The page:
Michigan Court of Appeals; Docket #305422; Published
Judges Donofrio, Krause, and Boonstra; 2-1 (Judge Krause concurring in part and dissenting in part); Per Curiam
Official Michigan Reporter Citation: 297 Mich App 679 (2012); Link to Opinion; Link to Dissent
On May 1, 2013, the Supreme Court directed the clerk to schedule mini oral argument on whether to grant leave to appeal; Link to Order
Disqualification for Unlawful Taking and Use of a Vehicle [§3113(a)]
In this 2-1 published per curiam Opinion by Judge Boonstra, Judge Krause concurring in part and dissenting in part, the Court of Appeals reversed a grant of summary disposition in favor of defendants, and found that the provisions of MCL 500.3113 did not preclude the plaintiff from receiving PIP benefits because under the circumstances presented, plaintiff did not “take the motorcycle unlawfully” within the meaning of the statute.
Plaintiff Rambin was injured while operating a motorcycle which collided with a car. Plaintiff had obtained the keys to the motorcycle from Andre Smith who told plaintiff that Smith owned the motorcycle and that plaintiff could use it. The motorcycle was in fact not owned by Smith and had been previously stolen from its rightful owner. When plaintiff sought PIP benefits, the defendant insurers argued that MCL 500.3113(a) precluded such benefits based upon the language of that statute which states:
“A person is not entitled to be paid personal protection insurance benefits for accidental bodily injury if at the time of the accident any of the following circumstances existed:
(a) The person was using a motor vehicle or motorcycle which he or she had taken unlawfully, unless the person reasonably believed that he or she was entitled to take and use the vehicle.”
Upon appeal from the trial court granting summary disposition in favor of defendants, the Court of Appeals in a 2-1 opinion held that plaintiff did not “take the motorcycle unlawfully” under MCL 500.3113(a) and therefore reversed the trial courts finding of an unlawful taking under that statute. The Court stated that the record evidence indicates that plaintiff had every reason to believe that he had obtained the motorcycle from its rightful owner, and there were no countervailing considerations. In an extensive discussion of preceding case law leading to the recent Supreme Court decision in Spectrum Health Hospitals v Farm Bureau Mut Ins Co, et al and Progressive Marathon Ins Co v DeYoung, ____ Mich ____ (2012), (RB #3270), a case in which the Supreme Court addressed the judicially created “chain of permissive use” and “family joyriding exception” theories, the Court of Appeals here held that in construing § 3113(a), there must be focus on “the conduct of the injured person, i.e., the ‘he or she’ in question, some characteristic of ‘unlawful[ness] about that conduct, and some element of ‘intent’ on the part of the actor.”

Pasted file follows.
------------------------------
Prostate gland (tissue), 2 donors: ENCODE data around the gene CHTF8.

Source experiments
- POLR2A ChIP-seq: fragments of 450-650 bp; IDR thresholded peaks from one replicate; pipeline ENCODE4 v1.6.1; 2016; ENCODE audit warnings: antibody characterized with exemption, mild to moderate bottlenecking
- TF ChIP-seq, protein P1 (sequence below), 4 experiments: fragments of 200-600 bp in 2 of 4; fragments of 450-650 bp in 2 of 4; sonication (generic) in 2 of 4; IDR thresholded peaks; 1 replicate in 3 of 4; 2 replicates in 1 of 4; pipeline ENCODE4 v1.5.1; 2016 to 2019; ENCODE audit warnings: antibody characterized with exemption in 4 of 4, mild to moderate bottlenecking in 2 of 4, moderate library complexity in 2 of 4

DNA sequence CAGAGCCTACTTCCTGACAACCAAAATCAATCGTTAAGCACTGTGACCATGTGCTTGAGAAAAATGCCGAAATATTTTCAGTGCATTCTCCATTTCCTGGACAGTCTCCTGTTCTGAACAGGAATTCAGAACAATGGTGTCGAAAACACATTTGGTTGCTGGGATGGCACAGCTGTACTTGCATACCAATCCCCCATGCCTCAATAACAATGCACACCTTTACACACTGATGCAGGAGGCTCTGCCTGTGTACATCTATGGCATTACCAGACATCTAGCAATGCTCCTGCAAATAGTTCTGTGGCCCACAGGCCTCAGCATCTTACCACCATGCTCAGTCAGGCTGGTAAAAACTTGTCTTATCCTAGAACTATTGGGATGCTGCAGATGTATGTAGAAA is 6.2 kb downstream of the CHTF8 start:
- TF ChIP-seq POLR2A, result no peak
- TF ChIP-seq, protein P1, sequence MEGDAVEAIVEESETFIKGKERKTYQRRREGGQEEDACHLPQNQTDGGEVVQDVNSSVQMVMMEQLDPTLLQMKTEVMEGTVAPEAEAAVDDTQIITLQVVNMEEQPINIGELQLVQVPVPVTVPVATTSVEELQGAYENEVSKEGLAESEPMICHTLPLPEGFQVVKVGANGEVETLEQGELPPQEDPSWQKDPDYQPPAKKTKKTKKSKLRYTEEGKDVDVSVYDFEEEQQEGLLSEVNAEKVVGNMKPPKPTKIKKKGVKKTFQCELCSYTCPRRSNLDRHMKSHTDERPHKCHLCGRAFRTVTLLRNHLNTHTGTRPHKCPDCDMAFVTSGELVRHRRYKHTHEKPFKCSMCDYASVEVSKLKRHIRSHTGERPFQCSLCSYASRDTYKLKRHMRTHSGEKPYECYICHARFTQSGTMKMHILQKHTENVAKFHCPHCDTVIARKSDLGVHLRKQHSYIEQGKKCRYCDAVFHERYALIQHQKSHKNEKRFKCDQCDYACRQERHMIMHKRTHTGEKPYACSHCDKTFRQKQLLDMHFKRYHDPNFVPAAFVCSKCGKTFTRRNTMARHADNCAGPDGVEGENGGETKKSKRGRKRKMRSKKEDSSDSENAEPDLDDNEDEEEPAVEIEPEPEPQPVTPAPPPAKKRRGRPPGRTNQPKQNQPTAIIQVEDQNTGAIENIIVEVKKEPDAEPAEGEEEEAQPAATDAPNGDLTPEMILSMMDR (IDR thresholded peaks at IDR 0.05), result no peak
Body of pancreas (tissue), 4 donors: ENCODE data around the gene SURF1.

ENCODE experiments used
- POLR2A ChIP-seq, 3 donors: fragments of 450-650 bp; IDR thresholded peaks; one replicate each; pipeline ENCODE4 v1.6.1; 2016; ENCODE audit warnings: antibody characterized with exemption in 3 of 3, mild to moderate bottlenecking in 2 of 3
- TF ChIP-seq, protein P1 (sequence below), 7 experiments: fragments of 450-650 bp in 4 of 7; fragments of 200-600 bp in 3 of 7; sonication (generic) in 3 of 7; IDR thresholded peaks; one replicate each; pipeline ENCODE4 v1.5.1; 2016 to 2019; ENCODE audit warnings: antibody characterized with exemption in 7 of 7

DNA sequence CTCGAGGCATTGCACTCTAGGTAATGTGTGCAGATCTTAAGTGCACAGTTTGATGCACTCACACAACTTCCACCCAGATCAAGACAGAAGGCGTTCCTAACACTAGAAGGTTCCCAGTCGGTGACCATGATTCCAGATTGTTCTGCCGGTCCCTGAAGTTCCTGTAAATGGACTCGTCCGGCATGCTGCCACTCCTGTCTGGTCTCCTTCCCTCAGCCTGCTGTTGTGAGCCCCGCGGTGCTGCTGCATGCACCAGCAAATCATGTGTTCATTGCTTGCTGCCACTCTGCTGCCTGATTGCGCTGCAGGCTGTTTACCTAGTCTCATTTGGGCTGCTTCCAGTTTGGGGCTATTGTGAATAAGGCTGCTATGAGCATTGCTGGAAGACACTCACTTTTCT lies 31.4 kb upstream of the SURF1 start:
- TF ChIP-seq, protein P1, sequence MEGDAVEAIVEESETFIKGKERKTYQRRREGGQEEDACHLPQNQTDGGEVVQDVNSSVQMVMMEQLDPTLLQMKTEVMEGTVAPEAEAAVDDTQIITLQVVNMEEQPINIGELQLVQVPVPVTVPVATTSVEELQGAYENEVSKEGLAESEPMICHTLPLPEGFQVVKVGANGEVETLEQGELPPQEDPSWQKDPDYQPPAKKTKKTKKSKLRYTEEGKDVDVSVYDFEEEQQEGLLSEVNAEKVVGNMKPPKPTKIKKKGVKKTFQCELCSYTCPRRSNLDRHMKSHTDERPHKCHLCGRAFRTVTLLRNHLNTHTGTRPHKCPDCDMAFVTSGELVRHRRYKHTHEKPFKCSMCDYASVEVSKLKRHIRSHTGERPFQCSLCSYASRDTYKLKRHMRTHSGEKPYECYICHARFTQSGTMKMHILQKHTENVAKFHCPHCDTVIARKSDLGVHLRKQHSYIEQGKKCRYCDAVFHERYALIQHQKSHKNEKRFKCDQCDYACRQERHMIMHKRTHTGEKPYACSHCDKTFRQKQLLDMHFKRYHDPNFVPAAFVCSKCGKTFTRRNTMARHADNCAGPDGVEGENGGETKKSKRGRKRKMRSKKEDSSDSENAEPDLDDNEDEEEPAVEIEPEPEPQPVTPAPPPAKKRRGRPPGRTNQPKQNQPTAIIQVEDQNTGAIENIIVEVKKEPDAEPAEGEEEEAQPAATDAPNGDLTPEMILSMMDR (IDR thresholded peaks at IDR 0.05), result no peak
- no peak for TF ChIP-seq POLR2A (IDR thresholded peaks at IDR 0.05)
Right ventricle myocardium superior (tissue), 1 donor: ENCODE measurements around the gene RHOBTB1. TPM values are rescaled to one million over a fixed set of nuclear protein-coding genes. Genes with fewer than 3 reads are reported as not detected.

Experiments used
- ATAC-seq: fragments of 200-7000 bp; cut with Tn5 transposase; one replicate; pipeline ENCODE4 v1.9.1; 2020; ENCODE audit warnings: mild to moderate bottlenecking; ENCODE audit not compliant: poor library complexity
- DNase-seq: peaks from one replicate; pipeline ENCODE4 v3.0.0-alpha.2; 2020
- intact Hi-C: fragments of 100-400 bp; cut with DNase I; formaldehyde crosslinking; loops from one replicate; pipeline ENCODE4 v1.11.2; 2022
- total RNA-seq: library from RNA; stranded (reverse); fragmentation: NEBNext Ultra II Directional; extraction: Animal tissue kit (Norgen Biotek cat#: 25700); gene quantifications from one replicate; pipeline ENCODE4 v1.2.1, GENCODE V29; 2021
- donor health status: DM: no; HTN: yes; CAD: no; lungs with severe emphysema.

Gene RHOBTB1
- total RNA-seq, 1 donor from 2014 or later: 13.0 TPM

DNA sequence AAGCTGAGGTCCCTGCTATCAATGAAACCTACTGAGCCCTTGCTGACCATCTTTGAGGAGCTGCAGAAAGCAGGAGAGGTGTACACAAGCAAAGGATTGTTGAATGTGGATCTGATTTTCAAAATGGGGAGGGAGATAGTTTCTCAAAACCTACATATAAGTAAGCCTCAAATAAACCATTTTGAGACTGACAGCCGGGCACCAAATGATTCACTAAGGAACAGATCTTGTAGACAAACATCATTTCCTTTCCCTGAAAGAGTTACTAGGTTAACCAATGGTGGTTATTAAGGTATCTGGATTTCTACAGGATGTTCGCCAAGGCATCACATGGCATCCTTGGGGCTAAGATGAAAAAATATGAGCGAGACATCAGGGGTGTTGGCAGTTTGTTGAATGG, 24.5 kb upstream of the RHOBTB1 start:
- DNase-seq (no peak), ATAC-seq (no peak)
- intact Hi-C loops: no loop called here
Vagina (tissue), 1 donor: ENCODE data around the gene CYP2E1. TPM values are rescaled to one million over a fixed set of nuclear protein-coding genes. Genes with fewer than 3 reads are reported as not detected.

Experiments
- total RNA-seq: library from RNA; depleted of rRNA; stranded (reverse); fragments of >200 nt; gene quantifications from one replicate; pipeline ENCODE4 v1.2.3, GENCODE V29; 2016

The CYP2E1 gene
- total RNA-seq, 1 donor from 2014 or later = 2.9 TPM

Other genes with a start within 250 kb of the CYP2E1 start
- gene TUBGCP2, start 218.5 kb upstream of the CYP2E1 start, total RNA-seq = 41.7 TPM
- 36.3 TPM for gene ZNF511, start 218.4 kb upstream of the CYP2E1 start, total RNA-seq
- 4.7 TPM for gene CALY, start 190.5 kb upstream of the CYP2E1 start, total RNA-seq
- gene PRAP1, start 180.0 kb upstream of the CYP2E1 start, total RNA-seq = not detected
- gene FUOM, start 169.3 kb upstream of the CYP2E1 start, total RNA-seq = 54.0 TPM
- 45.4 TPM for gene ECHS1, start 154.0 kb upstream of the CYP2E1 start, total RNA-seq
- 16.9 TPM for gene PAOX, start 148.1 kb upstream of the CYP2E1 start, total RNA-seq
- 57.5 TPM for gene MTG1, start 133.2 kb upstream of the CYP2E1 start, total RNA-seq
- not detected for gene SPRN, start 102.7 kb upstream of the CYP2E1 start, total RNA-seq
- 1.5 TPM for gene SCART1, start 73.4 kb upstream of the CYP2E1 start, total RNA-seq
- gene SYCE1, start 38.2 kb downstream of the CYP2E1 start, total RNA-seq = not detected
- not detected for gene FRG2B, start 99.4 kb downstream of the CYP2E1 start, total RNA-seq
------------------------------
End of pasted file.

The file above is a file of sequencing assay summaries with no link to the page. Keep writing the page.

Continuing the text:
The Court of Appeals majority opinion noted that Spectrum Health/Progressive Marathon (supra) had clarified several years of preexisting case law in which the provisions of § 3113(a) are avoided under what had come to be known as the “chain of permissive use” theory and the “family member joyriding exception.” The Court in the instant case held that MCL 500.3113(a) requires us to “examine the legality of the taking from the driver’s perspective,’ and further requires that the ‘end user’ driver has taken the vehicle ‘contrary to a prevision of the Michigan Penal Code.’ . . . In this case, there is no dispute that plaintiff did not take the vehicle in violation of the Michigan Penal Code, and that, viewed from plaintiff’s [the driver’s] perspective, there was no ‘unlawful taking.’”
The Court held that there was no genuine issue of material fact that plaintiff did not take the motorcycle unlawfully under § 3113(a) and therefore the first prong of the statutory analysis is not satisfied. Plaintiff was not the person who took the vehicle unlawfully. Plaintiff was a person who, with no unlawful intent and with no knowledge of any unlawful taking, used a vehicle another person may have taken unlawfully.
The Court further held that because the plaintiff did not take the vehicle unlawfully, it was not necessary to reach the second phase of analysis under § 3113(a). Under that clause, even if an injured person had taken a vehicle unlawfully, § 3113(a) does not apply if “the person reasonably believed that he or she was entitled to take and use the vehicle.” The Court did not need to decide that question given its ruling on the first part § 3113(a).
In her concurrence in part and dissent in part, Judge Krause agreed with the majority’s application of the Supreme Court’s recent decision in Spectrum Health (supra) to the facts of this case. However, Judge Krause dissented from the majority’s analysis of prior case law from decided prior to, and therefore without the benefit of, Spectrum Health. Judge Krause stated her belief that analysis of the preceding case law was unnecessary and, at best, dicta.